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How important is ambient temperature when home brewing beer?
I want to start making beer but I don't want to keep it my kitchen. I would prefer to make it in the garage, but can't control the temperature there as well. How might that effect my beer making?
- 1 decade agoFavorite Answer
If you are going to make a lager, it will effect the primary fermantion alot... I would make an Ale first... Stick with a simple british ale, nothing complicated.
As for the temprature, in the primary fermation, I have found that the warmer the room is the faster the fermantion will take place. The reciepe may state that it will take a week to get to the right specific gravity (it will change with each type of Ale you make), however in warmer rooms, that may but cut down to 4 days, or in cold rooms extend to 10 days.
How the beer tastes will change as well, however there are so many other issues that could screw up the taste more then temprature, I would not worry about it.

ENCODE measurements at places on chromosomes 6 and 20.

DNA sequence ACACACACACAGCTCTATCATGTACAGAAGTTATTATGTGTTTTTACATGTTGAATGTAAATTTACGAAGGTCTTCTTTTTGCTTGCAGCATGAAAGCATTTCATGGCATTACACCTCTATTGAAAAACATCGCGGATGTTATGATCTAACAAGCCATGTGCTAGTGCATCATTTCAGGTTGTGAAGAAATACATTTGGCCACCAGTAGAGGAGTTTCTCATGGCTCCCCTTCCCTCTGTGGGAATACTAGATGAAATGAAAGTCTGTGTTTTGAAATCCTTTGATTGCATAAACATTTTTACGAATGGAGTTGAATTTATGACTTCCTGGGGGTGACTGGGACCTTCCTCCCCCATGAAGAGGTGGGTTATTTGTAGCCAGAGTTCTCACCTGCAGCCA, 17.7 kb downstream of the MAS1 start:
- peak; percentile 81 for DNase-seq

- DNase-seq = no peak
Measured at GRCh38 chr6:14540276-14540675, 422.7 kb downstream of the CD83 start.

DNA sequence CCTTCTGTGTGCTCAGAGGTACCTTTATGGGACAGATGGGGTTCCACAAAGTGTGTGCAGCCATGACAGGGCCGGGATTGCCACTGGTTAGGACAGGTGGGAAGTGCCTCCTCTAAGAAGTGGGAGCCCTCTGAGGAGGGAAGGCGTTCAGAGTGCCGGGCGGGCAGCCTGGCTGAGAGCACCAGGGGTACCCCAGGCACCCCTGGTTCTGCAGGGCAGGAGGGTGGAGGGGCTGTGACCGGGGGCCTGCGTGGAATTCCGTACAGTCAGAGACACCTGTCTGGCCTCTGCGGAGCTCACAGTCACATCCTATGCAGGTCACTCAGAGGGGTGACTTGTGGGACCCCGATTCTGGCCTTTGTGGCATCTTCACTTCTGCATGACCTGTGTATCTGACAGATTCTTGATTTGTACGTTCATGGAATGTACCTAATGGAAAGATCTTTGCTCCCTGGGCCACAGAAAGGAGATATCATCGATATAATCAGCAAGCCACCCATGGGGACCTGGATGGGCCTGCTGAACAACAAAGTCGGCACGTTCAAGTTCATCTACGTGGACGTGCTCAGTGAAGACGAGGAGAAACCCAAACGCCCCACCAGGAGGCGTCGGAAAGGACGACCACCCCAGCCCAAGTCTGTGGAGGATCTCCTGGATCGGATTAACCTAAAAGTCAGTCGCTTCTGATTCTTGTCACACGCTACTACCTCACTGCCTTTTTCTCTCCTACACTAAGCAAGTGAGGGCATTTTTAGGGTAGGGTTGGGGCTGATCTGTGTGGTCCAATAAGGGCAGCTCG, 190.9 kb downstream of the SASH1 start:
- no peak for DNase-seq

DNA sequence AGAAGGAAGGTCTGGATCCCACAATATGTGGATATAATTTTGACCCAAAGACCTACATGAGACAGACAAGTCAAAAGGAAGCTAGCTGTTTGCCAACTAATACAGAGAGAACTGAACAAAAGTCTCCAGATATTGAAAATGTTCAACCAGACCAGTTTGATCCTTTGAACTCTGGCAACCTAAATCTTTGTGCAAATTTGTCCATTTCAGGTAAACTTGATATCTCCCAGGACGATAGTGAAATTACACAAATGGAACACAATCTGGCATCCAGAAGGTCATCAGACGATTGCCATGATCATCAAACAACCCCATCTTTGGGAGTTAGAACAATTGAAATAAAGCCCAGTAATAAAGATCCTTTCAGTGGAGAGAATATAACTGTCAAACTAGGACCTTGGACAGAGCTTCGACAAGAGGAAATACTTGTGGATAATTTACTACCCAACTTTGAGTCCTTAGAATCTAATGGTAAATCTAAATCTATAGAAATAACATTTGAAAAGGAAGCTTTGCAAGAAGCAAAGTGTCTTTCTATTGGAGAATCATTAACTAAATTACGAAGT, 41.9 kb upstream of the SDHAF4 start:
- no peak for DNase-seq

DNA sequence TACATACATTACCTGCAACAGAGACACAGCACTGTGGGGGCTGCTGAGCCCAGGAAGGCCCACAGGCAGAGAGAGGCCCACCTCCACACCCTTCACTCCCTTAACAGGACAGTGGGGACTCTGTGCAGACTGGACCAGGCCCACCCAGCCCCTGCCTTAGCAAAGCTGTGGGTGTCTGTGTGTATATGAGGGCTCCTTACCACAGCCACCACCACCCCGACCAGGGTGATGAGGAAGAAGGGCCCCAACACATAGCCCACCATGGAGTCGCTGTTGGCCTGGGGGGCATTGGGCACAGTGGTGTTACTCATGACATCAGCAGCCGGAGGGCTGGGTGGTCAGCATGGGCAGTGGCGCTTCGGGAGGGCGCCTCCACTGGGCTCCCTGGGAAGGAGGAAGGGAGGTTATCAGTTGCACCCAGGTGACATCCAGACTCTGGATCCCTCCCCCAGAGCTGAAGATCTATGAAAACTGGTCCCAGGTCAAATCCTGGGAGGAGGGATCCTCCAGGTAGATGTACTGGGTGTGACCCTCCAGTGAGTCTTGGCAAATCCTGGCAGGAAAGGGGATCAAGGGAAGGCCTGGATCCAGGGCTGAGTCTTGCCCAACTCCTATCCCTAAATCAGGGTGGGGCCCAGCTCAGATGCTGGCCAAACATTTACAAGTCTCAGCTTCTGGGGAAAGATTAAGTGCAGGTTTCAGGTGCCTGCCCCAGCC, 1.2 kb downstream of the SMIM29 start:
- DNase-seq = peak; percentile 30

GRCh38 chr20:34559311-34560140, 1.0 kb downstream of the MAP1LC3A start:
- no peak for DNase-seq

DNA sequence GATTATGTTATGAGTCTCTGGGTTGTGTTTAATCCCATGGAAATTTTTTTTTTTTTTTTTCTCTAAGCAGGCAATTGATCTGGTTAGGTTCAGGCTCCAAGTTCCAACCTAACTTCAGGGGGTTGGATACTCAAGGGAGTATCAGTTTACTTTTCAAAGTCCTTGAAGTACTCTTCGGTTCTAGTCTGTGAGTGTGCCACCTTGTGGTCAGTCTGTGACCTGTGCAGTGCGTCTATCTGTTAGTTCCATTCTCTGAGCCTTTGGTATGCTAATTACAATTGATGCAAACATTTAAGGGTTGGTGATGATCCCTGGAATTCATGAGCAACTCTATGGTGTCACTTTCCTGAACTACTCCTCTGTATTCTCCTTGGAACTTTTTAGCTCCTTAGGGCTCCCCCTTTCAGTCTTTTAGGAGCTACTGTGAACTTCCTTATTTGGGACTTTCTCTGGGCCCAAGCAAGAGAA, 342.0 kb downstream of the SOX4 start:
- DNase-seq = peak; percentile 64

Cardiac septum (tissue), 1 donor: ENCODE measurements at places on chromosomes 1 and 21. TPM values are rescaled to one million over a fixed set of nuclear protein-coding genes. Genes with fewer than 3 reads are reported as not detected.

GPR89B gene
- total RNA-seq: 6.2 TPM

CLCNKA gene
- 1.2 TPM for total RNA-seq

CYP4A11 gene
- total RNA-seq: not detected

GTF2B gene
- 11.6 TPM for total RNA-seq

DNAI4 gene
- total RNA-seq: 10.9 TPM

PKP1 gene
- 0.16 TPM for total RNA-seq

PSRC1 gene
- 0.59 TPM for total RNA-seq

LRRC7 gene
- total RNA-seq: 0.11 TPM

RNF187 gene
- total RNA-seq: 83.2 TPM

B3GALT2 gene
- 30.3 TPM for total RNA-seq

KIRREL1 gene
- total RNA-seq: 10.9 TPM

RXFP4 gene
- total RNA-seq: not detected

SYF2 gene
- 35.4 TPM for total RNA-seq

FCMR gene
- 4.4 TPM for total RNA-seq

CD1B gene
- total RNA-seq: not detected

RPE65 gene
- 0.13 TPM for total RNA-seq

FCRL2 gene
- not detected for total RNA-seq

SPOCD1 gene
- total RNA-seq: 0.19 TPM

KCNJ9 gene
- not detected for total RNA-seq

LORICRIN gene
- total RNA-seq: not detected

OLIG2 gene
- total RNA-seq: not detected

My suggestion would be to make the wort and do the primary permation in your kitchen (or bathroom) for the first week or so, in a room that 1) is more or less 70 F and 2) has a flooring that can handle a spill.
Once you bottle the beer (and it has to sit for another 4-8 weeks) that can be done in the garage.
One last suggestion: CLEAN EVERYTHING. pots, spoons, hoses.. take the extra time to clean and the beer will come out ok.
- Anonymous1 decade ago
There are two types of yeast, lager and ale. An ale is a top fermenting yeast, and lager is a bottom fermenting yeast. Lager is a German word that means "store". A lager is stored at a low temp, typically in the low 40s to low 50s F. An ale can be fermented at room temp. Both yeasts suffer from wide ranges of temperature extremes.
Your best bet would be to get a cheap used fridge and put it in the garage. Set it for a temp of around 45 F, and make lager.
- austin jLv 41 decade ago
I ferment at about 60 degrees and age at 40. I realize this is considered too high a temp for lager, but I'm tired of long drawn out and stuck fermentation's.